Larry Hanley, the national union leader who died unexpectedly last week, never became much of a “household name” in the United States. His death, at just 62, received scant major media attention.
But if Hanley’s heyday had come a couple generations ago, in the middle of the 20th century, that attention would have been abundant. Back then, the end of the sort of life Larry Hanley led would have generated one admiring obituary after another.
Hanley, a big man physically, had big ideas about economic justice, just like the labor leaders who became national heroes over the 20th century’s first half. Trade union giants like Sidney Hillman, the clothing workers organizer who became one of Franklin Roosevelt’s most trusted advisers, earned and deserved their acclaim. They helped forge the first nation in world history with a mass middle class.
These union leaders believed, as Larry Hanley believed, that social decency demands struggle on two fronts. They struggled first to level up those at society’s economic bottom. They mobilized low-wage workers into unions strong enough to challenge even the most domineering employers. They staged national walkouts that won wages and benefits that gave working Americans, for the first time ever, real economic security.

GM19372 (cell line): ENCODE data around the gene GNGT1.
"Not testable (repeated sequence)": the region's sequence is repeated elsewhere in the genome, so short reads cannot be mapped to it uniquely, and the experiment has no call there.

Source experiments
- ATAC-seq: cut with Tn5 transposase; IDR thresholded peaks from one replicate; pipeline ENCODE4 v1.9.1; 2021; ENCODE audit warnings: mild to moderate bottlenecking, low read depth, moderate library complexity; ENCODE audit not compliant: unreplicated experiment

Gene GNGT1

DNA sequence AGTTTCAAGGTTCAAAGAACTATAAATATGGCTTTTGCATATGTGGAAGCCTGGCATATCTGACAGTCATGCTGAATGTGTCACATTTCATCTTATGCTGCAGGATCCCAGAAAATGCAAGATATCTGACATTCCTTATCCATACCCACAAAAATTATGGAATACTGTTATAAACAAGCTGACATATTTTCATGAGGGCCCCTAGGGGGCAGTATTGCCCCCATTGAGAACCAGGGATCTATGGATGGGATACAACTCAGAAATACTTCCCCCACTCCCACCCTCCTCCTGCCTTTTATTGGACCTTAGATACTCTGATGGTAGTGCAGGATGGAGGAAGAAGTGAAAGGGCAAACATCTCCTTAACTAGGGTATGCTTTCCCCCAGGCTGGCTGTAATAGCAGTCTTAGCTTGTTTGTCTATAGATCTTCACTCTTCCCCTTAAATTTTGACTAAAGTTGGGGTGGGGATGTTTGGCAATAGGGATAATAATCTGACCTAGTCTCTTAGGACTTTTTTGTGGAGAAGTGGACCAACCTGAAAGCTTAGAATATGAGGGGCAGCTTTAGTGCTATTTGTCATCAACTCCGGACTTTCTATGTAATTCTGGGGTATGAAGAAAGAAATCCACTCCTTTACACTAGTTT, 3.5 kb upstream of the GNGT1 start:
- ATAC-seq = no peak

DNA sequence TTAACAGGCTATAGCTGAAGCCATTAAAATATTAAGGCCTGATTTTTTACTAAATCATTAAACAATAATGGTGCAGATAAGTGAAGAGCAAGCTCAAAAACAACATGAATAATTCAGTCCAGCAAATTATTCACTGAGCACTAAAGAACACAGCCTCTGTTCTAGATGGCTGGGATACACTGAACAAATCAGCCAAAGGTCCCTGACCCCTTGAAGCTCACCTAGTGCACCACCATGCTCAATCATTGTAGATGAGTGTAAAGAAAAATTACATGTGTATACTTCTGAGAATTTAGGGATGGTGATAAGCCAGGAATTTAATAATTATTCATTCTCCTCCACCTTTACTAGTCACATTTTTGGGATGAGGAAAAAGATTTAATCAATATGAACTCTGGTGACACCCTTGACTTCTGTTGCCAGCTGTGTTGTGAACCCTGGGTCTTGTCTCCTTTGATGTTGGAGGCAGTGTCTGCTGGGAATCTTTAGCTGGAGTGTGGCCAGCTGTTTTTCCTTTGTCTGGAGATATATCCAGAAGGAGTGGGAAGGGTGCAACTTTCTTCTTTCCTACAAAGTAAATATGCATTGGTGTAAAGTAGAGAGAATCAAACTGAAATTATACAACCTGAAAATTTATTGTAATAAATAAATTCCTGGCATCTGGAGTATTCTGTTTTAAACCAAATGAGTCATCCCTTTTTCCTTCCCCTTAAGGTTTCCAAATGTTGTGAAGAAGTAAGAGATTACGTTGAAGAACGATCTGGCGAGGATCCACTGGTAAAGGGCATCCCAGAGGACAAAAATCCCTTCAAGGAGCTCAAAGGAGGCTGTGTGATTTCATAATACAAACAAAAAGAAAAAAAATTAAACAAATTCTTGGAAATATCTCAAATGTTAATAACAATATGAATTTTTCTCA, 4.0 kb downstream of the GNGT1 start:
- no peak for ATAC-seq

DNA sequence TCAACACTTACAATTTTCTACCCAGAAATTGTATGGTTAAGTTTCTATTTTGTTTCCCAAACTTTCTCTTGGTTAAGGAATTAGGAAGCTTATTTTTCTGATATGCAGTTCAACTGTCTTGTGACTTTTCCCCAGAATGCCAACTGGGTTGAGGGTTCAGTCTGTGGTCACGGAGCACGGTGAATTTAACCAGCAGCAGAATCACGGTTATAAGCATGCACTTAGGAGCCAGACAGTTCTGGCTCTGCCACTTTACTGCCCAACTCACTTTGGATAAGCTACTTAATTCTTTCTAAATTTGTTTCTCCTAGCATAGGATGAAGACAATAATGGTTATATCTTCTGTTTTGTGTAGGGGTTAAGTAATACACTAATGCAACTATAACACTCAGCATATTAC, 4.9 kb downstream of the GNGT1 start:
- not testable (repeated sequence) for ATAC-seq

And the second front? Just battling to level up the bottom, New Deal-era labor leaders understood, would never be enough to ensure social decency. They had to level down the top as well and reduce grand private fortunes down to more democratic dimensions. Those grand fortunes, progressive labor activists all agreed, rested on exploitation and gave the rich the political power to continue that exploitation. A labor movement dedicated to the well-being of working people could not let those fortunes be.
In other words, as the famed newspaper publisher Joseph Pulitzer had put it earlier in the 20th century, Americans needed to fear both “predatory poverty” and “predatory plutocracy.”
Larry Hanley feared both and fought both. He started his working life as a New York bus driver in 1978. In quick order he became a union activist, later becoming the youngest president ever of the transit worker union local on Staten Island. In his 15 years at the local’s helm, the often cantankerous and always principled Hanley worked to “level up” everyone struggling to get by.